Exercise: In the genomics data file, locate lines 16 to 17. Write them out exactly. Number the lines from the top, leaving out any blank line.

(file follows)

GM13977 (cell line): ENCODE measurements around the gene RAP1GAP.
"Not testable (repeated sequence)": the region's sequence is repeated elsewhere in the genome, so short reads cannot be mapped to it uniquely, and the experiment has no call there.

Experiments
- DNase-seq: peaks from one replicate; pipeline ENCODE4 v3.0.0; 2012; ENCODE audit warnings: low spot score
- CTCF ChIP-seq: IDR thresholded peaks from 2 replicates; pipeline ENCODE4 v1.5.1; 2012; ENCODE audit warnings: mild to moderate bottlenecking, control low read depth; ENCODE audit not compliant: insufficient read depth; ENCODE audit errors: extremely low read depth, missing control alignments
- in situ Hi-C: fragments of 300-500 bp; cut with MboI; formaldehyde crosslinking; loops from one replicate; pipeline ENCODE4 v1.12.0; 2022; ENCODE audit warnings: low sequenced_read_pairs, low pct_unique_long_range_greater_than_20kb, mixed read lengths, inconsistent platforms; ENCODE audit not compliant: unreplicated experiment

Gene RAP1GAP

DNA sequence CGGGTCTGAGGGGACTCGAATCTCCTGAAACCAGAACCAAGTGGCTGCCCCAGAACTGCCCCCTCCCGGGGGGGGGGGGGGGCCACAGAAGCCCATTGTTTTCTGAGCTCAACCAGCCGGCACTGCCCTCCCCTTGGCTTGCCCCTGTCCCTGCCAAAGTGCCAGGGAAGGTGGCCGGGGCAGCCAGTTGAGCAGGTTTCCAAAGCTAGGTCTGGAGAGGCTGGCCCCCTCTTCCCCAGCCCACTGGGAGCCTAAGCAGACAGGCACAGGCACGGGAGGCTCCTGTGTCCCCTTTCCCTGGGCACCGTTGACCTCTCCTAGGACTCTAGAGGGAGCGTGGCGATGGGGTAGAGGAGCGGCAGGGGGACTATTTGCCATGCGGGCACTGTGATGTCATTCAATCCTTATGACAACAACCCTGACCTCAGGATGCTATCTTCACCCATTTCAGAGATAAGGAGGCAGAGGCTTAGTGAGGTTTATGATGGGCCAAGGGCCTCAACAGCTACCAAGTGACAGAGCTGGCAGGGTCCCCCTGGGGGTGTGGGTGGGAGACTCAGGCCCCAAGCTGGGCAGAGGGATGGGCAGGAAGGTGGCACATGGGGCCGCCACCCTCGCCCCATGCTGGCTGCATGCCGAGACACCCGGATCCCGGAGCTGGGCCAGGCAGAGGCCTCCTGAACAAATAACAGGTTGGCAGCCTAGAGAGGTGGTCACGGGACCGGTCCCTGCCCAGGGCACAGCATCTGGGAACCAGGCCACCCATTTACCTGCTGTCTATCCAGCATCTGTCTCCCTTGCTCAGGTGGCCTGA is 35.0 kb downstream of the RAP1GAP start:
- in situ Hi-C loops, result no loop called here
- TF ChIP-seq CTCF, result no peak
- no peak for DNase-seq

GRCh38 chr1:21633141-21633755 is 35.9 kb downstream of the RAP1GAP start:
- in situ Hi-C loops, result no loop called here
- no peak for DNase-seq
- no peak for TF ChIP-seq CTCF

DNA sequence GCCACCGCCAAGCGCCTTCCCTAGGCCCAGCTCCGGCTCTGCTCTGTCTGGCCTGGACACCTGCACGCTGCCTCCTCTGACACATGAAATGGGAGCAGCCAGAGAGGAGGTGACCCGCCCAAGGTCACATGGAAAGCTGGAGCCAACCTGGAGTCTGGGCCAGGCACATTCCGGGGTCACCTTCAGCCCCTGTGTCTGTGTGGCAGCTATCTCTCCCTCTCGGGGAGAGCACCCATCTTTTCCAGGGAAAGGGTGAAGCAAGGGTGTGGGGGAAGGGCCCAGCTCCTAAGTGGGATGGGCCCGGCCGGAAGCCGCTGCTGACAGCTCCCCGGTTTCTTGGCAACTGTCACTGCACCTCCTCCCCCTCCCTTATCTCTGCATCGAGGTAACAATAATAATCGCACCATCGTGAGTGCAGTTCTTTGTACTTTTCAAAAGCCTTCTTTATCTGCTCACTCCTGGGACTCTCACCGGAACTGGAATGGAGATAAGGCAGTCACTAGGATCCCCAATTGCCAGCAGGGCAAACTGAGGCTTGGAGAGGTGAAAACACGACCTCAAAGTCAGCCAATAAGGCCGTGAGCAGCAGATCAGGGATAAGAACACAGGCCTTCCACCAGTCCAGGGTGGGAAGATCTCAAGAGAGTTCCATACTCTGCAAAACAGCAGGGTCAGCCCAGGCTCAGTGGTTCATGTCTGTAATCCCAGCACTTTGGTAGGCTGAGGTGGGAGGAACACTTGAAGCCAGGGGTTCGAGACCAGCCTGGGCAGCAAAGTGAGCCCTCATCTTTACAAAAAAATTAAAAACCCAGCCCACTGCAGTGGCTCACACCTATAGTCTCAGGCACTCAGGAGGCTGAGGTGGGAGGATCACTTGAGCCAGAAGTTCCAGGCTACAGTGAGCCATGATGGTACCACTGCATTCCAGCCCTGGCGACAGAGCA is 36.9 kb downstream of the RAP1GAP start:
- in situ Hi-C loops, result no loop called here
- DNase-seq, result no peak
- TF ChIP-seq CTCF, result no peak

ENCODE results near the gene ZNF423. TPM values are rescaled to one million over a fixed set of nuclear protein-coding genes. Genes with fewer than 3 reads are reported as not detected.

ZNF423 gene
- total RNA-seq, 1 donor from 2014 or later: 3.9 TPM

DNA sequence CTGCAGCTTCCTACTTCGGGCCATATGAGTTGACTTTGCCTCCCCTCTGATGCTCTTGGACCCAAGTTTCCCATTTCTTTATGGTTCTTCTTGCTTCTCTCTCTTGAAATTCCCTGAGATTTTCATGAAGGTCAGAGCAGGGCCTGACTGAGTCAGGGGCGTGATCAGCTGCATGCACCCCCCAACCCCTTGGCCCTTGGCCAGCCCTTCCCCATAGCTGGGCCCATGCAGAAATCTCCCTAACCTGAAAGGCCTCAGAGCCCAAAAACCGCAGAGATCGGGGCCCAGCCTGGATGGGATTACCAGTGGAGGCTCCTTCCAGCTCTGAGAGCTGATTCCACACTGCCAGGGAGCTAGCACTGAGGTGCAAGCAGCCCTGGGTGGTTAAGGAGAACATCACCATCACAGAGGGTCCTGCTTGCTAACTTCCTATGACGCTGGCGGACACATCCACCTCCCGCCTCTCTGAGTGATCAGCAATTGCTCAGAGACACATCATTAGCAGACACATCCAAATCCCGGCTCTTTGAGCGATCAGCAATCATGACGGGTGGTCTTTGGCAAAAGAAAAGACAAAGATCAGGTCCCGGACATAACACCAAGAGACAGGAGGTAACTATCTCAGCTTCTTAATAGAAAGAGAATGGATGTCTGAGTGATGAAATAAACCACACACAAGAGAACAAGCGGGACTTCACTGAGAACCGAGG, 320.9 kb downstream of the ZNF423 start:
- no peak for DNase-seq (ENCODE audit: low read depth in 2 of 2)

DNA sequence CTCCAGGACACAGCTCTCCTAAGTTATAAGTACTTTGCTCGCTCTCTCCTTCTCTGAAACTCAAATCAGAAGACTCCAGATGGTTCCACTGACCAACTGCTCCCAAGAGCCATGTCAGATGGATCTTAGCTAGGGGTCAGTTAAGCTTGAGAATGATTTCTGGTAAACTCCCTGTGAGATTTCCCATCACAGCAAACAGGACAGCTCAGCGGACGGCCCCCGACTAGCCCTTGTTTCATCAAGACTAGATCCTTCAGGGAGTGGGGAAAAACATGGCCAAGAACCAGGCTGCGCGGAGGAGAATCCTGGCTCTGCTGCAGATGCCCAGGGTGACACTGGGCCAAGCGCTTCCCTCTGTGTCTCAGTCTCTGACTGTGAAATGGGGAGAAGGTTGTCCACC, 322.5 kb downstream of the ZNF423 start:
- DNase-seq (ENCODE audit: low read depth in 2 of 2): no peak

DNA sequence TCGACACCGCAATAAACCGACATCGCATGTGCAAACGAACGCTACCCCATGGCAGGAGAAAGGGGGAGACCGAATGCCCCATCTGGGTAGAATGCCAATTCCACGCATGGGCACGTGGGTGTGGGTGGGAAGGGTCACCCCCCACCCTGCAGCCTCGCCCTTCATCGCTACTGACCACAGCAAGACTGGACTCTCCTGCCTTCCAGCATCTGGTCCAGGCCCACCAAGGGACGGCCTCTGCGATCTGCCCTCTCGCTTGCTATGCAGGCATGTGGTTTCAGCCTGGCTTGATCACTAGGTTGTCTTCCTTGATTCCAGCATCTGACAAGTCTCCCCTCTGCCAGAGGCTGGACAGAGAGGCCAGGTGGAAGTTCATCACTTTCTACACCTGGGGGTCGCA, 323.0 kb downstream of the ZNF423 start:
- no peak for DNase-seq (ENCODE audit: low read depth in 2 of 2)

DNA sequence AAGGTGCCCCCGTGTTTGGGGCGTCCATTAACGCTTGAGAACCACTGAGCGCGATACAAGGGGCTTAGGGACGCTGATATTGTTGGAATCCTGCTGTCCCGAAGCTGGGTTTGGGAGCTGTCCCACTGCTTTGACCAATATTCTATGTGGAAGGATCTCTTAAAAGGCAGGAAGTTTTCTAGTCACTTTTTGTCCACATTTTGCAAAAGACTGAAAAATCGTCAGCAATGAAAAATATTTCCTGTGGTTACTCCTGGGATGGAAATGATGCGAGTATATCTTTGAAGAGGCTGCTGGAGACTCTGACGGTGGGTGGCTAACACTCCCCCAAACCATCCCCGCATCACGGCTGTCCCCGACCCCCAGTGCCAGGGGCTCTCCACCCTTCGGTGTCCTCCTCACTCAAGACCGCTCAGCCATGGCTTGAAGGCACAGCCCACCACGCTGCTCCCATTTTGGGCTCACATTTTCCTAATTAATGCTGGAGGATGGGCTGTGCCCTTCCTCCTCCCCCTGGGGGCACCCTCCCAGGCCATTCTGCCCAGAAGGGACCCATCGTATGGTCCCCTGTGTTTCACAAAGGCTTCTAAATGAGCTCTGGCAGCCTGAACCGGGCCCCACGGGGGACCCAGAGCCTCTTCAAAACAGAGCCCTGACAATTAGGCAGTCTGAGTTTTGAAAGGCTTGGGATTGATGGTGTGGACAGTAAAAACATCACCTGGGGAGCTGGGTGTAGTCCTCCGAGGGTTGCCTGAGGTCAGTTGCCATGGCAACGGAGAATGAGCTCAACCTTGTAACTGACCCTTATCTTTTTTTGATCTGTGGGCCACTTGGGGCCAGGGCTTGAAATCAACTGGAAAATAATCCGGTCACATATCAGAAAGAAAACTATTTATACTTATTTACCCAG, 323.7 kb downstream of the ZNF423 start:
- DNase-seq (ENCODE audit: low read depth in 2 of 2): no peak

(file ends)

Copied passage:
DNA sequence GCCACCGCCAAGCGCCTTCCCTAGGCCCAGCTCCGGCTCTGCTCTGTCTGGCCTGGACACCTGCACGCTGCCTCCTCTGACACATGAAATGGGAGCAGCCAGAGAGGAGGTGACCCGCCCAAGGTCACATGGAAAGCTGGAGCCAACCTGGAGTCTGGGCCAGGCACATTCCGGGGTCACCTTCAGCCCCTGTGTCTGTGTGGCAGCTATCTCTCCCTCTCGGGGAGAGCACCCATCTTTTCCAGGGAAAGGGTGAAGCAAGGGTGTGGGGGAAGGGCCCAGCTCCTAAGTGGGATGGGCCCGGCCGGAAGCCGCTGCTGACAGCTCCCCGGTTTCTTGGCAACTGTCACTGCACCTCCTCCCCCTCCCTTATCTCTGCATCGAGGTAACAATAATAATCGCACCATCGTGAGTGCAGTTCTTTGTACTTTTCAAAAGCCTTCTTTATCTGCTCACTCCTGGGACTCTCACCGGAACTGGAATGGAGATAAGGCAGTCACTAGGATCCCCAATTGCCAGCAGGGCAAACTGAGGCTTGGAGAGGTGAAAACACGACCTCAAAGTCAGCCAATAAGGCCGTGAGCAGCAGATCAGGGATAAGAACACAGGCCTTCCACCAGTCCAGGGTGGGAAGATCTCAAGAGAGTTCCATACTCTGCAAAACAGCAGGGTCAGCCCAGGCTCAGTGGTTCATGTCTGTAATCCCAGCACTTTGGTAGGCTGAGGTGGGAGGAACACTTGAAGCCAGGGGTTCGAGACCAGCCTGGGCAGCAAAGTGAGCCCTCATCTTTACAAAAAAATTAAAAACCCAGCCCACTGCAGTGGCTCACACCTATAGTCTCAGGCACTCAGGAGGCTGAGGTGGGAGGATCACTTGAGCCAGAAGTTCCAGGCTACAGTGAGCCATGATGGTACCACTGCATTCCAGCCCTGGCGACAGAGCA is 36.9 kb downstream of the RAP1GAP start:
- in situ Hi-C loops, result no loop called here